May 22, 2022
The world’s major airlines are racing to decarbonize air travel by backing and using sustainable aviation fuel. Much of it is now being produced via plant-based oils in tandem with renewable diesel. Soon, it may also come from ethanol.
The production of sustainable aviation fuel (SAF) is about to take off. Airline groups, government agencies and tech developers are all aligning to utilize low-carbon, biobased jet fuel for a market that currently requires 106 billion gallons per year. The U.S. Energy Information Administration predicts the demand for commercial jet fuel will surpass 230 billion gallons per year by 2050. In the near-term, aviation companies want to run SAF now. Headlines on the subject no longer focus on the mere possibility of sustainable feedstocks for air travel fuel—or test-flights flown with small amounts of SAF. Instead, news and discussion of SAF today includes headlines, press releases and announcements about SAF production plants breaking ground, and producers locking into long-term supply agreements with airline conglomerates. For SAF, it’s wheels up.
To date, multiple SAF production groups have focused on the use of triglycerides as feedstock for the in-demand, renewable drop-in fuel. In late March, Airbus performed the first A380 flight using 100 percent SAF. That flight, near France, utilized unblended fuel provided by TotalEnergies made from hydroprocessed esters and fatty acids. In the past six months however, the story on SAF has been shifting. A new SAF feedstock has gained the attention of Delta Airlines, British Airways and numerous other aviation giants.
Low- and potentially zero-carbon ethanol is now an SAF feedstock held in high regard. Speaking to the crowd at the National Ethanol Conference earlier this year, William Collings, mechanical engineer and consultant for 1898 & Co., said the use of triglycerides for SAF is slowing down because there is not a lot of it out there. “Maybe the next triglyceride isn’t a triglyceride at all,” he said. “Maybe it is ethanol.”
The U.S. Department of Energy has created the Sustainable Aviation Fuel Grand Challenge, to deal with the cost, sustainability and production of SAF. D3MAX, a fiber-to-ethanol production company with an operational system running at Ace Ethanol LLC in Stanley, Wisconsin, offers a glimpse into the merit in Collings’ assessment of ethanol as an SAF feedstock.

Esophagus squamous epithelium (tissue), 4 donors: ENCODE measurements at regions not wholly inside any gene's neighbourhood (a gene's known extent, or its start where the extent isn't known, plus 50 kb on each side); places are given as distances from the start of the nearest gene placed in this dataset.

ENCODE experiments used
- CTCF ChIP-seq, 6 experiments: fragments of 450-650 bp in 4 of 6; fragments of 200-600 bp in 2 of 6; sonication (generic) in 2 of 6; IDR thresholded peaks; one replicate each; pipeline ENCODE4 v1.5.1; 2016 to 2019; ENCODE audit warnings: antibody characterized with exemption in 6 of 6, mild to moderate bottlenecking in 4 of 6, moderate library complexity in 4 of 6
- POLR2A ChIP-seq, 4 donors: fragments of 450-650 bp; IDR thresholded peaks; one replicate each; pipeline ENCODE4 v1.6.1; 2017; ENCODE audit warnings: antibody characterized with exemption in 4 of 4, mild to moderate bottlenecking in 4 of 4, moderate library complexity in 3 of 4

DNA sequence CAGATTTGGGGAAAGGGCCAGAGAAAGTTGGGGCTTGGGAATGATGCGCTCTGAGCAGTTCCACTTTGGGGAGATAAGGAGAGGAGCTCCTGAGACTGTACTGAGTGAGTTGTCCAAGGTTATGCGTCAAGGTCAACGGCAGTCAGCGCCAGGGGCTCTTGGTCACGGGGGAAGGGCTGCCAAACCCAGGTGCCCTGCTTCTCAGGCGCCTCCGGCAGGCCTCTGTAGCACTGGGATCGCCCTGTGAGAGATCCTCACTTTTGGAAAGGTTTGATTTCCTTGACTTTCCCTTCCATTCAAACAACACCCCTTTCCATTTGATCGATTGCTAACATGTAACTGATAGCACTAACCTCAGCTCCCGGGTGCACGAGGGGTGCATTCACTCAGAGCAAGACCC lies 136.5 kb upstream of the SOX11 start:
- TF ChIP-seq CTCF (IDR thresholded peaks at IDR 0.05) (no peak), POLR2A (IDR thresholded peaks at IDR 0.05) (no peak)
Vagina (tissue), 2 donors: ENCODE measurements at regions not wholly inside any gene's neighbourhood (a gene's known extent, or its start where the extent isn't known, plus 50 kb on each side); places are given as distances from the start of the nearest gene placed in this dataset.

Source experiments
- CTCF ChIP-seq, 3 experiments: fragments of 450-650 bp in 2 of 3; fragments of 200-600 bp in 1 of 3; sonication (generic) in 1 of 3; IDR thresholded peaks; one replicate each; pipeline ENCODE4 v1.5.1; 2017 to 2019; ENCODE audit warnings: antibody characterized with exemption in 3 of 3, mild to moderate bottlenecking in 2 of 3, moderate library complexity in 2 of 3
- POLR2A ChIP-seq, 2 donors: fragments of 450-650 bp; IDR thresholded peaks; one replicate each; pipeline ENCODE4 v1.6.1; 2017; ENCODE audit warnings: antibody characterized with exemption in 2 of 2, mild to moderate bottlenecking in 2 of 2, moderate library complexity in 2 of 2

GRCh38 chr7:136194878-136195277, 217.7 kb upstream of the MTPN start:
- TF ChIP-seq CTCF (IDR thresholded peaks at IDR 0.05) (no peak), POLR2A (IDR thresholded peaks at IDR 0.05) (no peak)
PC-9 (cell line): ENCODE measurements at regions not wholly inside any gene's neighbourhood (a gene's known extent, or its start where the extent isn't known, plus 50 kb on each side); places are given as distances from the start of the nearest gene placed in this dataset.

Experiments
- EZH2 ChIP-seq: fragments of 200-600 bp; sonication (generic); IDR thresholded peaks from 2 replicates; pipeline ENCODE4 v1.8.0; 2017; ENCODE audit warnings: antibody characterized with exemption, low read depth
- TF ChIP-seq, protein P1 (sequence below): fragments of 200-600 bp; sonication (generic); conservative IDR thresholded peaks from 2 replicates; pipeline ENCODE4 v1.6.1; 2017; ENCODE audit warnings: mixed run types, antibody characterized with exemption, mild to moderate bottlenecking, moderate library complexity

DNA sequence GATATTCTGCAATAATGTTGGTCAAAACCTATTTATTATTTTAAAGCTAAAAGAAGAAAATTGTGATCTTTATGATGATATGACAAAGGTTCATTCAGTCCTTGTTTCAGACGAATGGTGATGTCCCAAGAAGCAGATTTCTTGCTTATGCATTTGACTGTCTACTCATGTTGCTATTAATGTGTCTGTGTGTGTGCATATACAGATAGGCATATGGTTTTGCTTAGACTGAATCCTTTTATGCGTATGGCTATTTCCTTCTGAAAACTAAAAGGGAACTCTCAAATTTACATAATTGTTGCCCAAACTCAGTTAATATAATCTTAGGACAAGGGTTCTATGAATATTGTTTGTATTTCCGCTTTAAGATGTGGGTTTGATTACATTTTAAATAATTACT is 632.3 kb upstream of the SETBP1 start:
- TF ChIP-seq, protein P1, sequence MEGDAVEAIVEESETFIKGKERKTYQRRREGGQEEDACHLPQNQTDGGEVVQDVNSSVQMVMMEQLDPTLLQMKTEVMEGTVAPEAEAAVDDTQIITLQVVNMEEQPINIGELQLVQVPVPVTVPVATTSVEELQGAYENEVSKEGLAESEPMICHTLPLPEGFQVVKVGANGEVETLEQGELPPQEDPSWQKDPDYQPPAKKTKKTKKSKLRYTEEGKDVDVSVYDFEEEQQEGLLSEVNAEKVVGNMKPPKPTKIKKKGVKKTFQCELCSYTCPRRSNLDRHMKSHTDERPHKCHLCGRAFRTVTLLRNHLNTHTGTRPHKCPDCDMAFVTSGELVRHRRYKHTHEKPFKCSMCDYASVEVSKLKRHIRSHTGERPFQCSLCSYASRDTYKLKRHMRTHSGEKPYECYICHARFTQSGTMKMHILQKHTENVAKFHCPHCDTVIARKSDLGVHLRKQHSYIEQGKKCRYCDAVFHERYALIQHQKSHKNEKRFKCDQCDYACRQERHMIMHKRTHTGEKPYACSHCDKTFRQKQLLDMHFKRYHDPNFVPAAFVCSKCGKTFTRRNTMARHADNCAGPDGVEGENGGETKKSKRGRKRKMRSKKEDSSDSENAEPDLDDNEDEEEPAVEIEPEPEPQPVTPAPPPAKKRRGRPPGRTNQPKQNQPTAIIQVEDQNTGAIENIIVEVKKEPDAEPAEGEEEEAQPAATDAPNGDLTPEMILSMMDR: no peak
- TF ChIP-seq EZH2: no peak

Earlier this year, Mark Yancy, chief technology officer at D3MAX, helped create a spin-off entity to focus on the SAF opportunity. SAFFiRE (Sustainable Aviation Fuel from Renewable Ethanol), will demonstrate reliable, low-greenhouse gas (GHG) production of SAF from corn stover in a fully integrated, 10-metric ton per day pilot-scale facility. Yancy and the SAFFiRE team will utilize funding from DOE’s SAF Grand Challenge. The company aims to commercialize a novel process first created and tested at the National Renewable Energy Laboratory in Colorado. NREL has already proven how well the low-temperature deacetylation and mechanical refining pretreatment process can work when combined with enzymatic hydrolysis and C5/C6 sugar fermentation—the platform SAFFiRE will use to make the cellulosic ethanol building block of bio-jet fuel.
DOE selected SAFFiRE to prove its technology at pilot scale before ramping it up to produce commercial volumes of ethanol intermediate product. Along with other partners, Yancy’s team will be working with another SAF staple, LanzaJet. Later this year, SAFFiRE will begin verifying the data provided to the DOE. It’s not just government agencies, aviation entities or other SAF tech providers that want to engage with projects like SAFFiRE’s. Ethanol producers are now joining in as well. Lincolnway Energy LLC, a 50 MMgy dry mill corn-to-ethanol plant in Nevada, Iowa, will host the SAFFiRE project. Lallemand is providing the yeast products and Novozymes will provide enzymes. “We’ve already demonstrated that this process works,” Yancy says.
It isn’t hard to see why the DOE selected the project for multi-round funding. NREL has already calculated that SAF produced using the SAFFiRE approach will record an 85 percent reduction in carbon intensity score. One of the mainstays of the process relies on the pH of the corn stover biomass. While other processes have utilized dilute acid pretreatment with low pH balances, (most of which have failed to date), SAFFiRE will raise the pH in a pretreatment process of the biomass. Most corn-stover-to-ethanol plants have failed, Yancy explained, because the pretreatment requirements for the process often caused system failures in equipment not capable, within financial reason, to handle the high-pressures needed early in the process. SAFFiRE’s approach can utilize stainless steel equipment that is off-the-shelf and obtainable quickly. “This project will have low technology risk,” Yancy says. “Data from this will help create the first commercial plant.”
Gevo, a long-running, successful advanced biofuel, biochemicals and bioplastics producer, is also in the mix with top SAF pursuers. In February, Gevo signed a five-year, 200 MMgy deal with the Oneworld Alliance, a network of world-class airlines, for Gevo’s version of SAF. In March, Gevo added another major deal to its timeline. Delta Airlines signed a 75 million gallon per year offtake agreement with Gevo, also for its SAF. Through its partnership with Archer Daniels Midland Co., one of the leading ethanol producers in the world, Gevo has shown how feasible and possible ethanol-based aviation fuel is. ADM has pledged to use up to 900 million gallons of its ethanol production output with Gevo to produce aviation fuel, more than half of ADM’s yearly ethanol production volume. From that amount, Gevo and ADM expect to produce more than 500 million gallons of SAF and other sustainable products.